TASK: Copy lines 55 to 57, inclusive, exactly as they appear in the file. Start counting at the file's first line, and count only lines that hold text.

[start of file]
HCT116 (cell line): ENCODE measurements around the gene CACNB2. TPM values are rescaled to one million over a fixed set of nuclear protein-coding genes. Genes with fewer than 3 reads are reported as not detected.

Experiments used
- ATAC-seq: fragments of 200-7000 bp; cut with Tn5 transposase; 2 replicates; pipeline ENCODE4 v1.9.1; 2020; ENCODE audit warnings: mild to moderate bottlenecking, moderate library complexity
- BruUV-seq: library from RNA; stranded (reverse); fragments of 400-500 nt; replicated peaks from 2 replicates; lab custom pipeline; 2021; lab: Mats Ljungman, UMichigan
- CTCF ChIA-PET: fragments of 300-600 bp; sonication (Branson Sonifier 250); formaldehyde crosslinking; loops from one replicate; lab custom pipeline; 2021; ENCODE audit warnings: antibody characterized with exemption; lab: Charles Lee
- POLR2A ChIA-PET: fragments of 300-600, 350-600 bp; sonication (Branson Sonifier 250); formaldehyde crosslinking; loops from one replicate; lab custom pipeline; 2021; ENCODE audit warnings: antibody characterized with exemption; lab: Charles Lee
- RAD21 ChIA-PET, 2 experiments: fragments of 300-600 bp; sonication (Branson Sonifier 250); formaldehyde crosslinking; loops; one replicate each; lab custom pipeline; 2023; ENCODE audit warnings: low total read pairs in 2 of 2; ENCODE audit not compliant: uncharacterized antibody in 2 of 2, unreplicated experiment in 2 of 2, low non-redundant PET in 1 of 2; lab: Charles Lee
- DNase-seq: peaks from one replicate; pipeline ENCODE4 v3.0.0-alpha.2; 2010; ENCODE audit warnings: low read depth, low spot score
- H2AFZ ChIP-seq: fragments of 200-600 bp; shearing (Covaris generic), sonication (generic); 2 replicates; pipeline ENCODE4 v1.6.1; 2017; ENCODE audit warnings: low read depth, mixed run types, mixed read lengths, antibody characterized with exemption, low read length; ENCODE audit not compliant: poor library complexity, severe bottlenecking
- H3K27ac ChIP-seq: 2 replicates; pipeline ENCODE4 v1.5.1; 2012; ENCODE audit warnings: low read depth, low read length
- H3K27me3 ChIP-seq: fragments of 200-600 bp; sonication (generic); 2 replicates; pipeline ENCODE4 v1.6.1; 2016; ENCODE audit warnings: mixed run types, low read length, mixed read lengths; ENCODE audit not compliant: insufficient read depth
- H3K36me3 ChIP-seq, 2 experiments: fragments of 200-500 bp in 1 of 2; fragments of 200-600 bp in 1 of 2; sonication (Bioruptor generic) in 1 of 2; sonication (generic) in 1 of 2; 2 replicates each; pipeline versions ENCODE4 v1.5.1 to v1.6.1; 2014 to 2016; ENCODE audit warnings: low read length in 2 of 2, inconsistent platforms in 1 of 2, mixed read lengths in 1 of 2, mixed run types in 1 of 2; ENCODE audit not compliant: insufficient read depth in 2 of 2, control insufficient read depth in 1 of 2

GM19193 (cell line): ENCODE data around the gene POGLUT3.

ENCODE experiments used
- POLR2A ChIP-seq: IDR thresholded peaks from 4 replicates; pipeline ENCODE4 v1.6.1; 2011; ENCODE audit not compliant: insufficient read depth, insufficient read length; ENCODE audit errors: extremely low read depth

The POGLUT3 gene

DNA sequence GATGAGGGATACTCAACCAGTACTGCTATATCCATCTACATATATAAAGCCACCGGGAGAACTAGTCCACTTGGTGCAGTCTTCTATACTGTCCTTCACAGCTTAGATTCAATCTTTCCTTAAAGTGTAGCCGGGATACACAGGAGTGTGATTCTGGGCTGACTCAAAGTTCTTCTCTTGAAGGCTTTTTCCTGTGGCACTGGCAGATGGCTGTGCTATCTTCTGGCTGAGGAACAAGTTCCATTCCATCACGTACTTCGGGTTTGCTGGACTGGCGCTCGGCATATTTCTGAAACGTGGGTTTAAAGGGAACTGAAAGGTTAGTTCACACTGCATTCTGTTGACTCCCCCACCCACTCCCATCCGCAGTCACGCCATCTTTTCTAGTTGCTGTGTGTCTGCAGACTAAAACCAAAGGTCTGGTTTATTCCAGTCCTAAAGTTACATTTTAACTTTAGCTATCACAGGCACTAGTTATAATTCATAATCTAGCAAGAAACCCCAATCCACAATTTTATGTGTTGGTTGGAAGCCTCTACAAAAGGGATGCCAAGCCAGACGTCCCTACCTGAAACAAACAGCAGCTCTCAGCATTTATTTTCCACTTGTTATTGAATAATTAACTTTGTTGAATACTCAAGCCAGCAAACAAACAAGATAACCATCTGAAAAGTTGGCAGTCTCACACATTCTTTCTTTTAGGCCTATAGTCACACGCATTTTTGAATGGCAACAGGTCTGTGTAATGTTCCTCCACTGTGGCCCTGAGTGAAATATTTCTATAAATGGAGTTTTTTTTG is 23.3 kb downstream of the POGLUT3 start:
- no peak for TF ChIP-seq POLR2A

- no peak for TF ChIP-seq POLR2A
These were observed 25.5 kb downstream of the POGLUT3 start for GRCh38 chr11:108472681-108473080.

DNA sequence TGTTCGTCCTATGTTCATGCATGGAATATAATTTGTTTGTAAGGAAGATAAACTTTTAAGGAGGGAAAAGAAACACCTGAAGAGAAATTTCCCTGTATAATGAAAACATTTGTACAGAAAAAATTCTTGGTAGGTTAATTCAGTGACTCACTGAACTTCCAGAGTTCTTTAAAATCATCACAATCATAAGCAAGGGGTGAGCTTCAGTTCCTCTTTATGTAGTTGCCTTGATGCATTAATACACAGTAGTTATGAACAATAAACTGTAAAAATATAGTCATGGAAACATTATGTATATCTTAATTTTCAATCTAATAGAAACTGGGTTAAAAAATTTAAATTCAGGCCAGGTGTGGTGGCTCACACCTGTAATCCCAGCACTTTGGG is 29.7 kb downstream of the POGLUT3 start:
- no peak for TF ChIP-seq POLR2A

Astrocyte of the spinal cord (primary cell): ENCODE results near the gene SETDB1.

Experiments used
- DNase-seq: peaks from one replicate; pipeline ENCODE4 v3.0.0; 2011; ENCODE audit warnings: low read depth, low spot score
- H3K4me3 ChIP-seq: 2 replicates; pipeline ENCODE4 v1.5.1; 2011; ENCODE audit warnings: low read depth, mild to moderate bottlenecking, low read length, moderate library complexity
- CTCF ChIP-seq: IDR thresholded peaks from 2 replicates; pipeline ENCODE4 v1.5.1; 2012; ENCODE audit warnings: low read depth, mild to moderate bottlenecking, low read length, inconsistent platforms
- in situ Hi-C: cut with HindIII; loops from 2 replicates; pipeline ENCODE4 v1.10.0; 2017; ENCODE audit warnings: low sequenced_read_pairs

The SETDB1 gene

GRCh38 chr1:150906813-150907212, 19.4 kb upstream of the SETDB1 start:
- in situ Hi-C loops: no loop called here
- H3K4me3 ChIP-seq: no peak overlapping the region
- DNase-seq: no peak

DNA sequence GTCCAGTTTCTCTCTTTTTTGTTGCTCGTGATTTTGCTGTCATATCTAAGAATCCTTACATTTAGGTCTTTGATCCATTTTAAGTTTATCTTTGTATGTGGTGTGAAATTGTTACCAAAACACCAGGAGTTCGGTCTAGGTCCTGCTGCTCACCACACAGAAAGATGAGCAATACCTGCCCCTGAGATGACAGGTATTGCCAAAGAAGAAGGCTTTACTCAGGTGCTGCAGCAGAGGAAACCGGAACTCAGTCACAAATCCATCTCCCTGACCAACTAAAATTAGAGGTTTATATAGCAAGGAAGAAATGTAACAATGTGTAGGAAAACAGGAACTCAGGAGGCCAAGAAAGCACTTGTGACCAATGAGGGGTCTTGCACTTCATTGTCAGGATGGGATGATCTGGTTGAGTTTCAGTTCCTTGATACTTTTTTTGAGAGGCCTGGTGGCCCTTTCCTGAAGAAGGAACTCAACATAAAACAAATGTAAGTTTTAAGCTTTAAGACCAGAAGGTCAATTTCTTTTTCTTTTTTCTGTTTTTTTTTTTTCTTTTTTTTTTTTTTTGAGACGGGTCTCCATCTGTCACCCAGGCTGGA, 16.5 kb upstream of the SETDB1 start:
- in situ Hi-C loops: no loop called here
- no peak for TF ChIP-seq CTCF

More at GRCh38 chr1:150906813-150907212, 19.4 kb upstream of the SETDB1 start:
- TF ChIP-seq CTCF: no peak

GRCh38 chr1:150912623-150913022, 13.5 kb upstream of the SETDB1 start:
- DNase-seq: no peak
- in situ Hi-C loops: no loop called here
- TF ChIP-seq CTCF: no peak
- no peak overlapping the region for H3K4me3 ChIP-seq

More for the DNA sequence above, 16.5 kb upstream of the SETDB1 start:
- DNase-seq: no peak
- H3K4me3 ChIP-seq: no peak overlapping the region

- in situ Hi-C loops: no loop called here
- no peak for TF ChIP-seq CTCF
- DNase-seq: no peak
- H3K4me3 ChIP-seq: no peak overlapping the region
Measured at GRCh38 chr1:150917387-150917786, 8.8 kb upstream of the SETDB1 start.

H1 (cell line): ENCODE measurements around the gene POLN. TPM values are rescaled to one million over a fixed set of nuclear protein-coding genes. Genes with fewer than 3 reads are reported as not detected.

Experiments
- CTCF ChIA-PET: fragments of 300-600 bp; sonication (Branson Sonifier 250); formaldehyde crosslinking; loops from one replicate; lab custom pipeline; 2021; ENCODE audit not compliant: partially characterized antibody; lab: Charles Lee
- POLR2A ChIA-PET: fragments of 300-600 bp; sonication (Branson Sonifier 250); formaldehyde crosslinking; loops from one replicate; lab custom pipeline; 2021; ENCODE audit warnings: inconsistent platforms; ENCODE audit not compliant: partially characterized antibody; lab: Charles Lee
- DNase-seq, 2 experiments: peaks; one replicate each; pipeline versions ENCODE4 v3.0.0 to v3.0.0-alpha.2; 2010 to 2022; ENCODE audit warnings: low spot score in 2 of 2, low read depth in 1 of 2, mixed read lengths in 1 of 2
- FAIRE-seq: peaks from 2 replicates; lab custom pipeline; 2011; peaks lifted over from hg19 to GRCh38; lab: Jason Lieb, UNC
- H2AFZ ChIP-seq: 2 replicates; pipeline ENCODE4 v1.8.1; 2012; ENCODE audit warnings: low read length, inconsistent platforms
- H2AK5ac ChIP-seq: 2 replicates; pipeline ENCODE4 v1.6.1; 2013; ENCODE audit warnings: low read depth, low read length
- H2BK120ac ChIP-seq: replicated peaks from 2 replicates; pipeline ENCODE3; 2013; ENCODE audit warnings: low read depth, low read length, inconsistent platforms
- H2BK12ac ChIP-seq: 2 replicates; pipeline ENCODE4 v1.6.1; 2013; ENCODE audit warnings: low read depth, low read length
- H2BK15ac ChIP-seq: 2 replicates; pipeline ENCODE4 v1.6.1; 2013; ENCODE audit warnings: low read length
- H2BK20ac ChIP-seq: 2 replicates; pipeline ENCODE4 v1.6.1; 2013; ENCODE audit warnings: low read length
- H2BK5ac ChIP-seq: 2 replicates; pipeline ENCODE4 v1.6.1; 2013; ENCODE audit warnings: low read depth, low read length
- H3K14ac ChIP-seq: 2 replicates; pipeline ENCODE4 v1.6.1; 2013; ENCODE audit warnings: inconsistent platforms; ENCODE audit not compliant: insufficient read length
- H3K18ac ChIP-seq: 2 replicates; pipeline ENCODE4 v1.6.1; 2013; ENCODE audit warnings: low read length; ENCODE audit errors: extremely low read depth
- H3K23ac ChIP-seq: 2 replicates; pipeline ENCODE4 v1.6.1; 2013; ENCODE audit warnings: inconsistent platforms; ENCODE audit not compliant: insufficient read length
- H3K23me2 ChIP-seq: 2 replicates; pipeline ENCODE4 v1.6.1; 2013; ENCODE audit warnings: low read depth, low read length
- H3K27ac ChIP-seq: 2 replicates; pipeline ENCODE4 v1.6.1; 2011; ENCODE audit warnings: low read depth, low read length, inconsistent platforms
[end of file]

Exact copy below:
- POLR2A ChIA-PET: fragments of 300-600 bp; sonication (Branson Sonifier 250); formaldehyde crosslinking; loops from one replicate; lab custom pipeline; 2021; ENCODE audit warnings: inconsistent platforms; ENCODE audit not compliant: partially characterized antibody; lab: Charles Lee
- DNase-seq, 2 experiments: peaks; one replicate each; pipeline versions ENCODE4 v3.0.0 to v3.0.0-alpha.2; 2010 to 2022; ENCODE audit warnings: low spot score in 2 of 2, low read depth in 1 of 2, mixed read lengths in 1 of 2
- FAIRE-seq: peaks from 2 replicates; lab custom pipeline; 2011; peaks lifted over from hg19 to GRCh38; lab: Jason Lieb, UNC